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for burlesque, what would they think of a French cobbler cutting shoes for several of his fellow-subjects out of an old apple-tree ? on the contrary, a fine woman, who would maintain the dignity of her sex, might bear a string of galley slaves, dragging their chains the whole breadth of her fan; and at the same time, to celebrate her own triumphs, might order every slave to be drawn with the face of one of her admirers.
I only propose these as hints to my gentle readers, which they may alter or improve as they shall think fit: but cannot conclude without congratulating our country upon this disposition among the most amiable of its inhabitants, to consider in their ornaments the advantage of the public as well as of their persons. It was with the same spirit, though not with the same politeness, that the ancient British women had the figures of monsters painted on their naked bodies, in order (as our historians tell us) to make themselves beautiful in the eyes of their countrymen, and terrible to their enemies. If this project goes on, we may boast that our sister whigs have the finest fans, as well as the most beautiful faces, of any ladies in the world. At least, we may venture to foretel, that the figures in their fans will lessen the tory interest, much more than those in the Oxford Almanacs will advance it.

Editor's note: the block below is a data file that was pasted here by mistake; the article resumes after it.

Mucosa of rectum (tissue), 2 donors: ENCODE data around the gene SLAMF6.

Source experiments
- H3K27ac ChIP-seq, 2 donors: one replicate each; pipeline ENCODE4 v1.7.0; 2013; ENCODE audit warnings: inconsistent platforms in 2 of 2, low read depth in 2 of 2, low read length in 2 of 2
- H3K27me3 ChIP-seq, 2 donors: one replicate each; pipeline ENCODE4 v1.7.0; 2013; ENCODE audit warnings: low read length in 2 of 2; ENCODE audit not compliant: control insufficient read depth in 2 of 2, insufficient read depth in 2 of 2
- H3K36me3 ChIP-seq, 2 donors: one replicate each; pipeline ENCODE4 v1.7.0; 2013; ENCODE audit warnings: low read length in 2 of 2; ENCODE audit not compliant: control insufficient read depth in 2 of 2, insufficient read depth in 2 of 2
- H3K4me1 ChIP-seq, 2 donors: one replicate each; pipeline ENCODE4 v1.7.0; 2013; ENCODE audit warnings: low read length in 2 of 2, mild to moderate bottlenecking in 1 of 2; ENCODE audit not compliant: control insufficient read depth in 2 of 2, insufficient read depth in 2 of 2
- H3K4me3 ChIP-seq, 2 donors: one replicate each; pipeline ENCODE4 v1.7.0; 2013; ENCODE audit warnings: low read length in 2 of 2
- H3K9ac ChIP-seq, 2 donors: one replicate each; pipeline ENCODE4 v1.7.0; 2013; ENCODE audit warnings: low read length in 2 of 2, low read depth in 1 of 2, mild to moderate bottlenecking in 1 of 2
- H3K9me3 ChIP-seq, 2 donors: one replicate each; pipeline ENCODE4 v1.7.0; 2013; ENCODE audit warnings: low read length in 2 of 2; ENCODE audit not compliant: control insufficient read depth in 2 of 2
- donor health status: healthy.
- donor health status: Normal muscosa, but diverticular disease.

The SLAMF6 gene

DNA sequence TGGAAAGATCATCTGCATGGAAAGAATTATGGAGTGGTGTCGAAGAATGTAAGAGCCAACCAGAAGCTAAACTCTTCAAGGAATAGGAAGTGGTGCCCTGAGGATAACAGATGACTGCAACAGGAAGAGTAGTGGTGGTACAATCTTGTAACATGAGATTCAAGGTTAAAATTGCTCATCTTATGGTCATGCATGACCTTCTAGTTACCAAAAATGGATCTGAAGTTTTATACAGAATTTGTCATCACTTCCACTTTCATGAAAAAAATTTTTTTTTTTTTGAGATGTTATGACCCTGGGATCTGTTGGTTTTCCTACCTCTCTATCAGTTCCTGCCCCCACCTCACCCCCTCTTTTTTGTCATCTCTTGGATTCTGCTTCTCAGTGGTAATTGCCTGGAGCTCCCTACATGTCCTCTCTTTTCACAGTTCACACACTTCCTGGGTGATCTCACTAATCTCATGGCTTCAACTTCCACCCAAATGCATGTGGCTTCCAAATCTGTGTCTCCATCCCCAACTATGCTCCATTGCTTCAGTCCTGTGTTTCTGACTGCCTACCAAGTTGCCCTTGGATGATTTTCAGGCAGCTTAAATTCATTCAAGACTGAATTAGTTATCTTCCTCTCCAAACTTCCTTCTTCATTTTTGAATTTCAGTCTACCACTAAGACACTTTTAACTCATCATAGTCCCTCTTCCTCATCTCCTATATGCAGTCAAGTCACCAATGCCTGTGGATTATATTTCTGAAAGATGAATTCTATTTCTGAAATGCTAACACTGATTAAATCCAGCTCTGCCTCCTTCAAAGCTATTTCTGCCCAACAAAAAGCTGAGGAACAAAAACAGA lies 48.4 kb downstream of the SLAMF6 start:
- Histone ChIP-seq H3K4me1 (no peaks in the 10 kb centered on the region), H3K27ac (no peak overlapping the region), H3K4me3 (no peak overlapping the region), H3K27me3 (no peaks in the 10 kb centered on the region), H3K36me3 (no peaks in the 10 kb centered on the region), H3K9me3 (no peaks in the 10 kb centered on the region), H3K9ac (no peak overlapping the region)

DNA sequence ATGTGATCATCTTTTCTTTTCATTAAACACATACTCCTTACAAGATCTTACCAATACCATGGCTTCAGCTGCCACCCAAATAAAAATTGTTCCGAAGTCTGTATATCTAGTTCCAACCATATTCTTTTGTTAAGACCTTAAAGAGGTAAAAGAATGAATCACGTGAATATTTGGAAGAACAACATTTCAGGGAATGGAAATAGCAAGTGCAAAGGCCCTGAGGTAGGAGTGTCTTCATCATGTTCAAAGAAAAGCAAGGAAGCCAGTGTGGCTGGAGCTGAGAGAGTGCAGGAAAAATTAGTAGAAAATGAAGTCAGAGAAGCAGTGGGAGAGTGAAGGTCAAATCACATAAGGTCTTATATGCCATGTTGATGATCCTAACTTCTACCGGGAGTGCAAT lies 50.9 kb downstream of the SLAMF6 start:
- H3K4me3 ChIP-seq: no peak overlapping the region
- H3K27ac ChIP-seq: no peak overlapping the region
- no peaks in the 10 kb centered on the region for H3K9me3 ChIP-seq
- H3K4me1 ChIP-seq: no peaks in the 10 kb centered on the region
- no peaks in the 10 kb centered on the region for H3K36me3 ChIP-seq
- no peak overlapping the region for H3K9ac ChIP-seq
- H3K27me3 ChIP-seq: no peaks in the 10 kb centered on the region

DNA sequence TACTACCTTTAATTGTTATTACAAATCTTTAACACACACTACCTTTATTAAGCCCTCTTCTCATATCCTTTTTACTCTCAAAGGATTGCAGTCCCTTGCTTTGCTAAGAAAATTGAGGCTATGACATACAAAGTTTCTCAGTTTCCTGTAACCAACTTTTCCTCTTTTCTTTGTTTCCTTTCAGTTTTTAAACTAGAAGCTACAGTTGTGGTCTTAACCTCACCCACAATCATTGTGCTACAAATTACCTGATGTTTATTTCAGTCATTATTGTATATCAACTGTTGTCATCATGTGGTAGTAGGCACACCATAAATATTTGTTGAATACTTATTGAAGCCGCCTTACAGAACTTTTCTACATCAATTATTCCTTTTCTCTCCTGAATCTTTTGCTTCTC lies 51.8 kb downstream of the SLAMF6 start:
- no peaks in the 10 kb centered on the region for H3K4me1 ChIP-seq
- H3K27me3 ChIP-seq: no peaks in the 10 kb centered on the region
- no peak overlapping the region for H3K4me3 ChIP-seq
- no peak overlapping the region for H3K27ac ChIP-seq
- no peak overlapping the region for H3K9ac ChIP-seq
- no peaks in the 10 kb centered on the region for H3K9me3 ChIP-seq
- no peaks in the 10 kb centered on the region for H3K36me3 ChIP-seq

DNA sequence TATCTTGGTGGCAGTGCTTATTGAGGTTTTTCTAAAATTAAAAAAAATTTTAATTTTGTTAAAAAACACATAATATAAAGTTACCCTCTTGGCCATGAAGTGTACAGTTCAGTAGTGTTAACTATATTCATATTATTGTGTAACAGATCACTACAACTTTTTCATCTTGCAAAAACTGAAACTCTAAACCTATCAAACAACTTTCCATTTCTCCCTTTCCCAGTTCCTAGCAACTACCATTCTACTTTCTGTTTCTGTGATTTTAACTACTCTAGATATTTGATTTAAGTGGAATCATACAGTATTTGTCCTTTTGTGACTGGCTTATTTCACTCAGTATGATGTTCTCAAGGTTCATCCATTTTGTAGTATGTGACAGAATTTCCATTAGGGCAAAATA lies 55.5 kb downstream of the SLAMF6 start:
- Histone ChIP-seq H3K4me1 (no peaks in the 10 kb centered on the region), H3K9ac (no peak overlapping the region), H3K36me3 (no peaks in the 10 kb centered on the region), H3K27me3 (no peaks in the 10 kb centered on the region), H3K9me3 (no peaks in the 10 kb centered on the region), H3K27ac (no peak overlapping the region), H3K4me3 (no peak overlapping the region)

Itaque quod plerumque in atroci negotio solet, Senatus decrevit, darent operam consules nò quid Respublica detrimenti caperet. Es potostas per Senatum more Romano magistratui maxuma permittitur, exercitum parare, bellum gerere, coercere omnibus modis socios atque cives, domi militiæque imperium atque judicium summum babere. Aliter, sine populi jussu nulli earum rerum Consuli jus est.
Ir being the design of these papers to reconcile men to their own happiness, by removing those wrong notions and prejudices
which hinder them from seeing the advantage of themselves and their posterity in the present establishment, I cannot but take notice of every thing that by the artifice of our enemies is made a matter of complaint.
Of this nature is the suspension of the Habeas Corpus act, by which his Majesty has been enabled, in these times of danger, to seize and detain the persons of such, who he had reason to believe were conspiring against his person and government. The expediency and reasonableness of such a temporary suspension in the present juncture may appear to every considerate man, who will turn his thoughts impartially on this subject.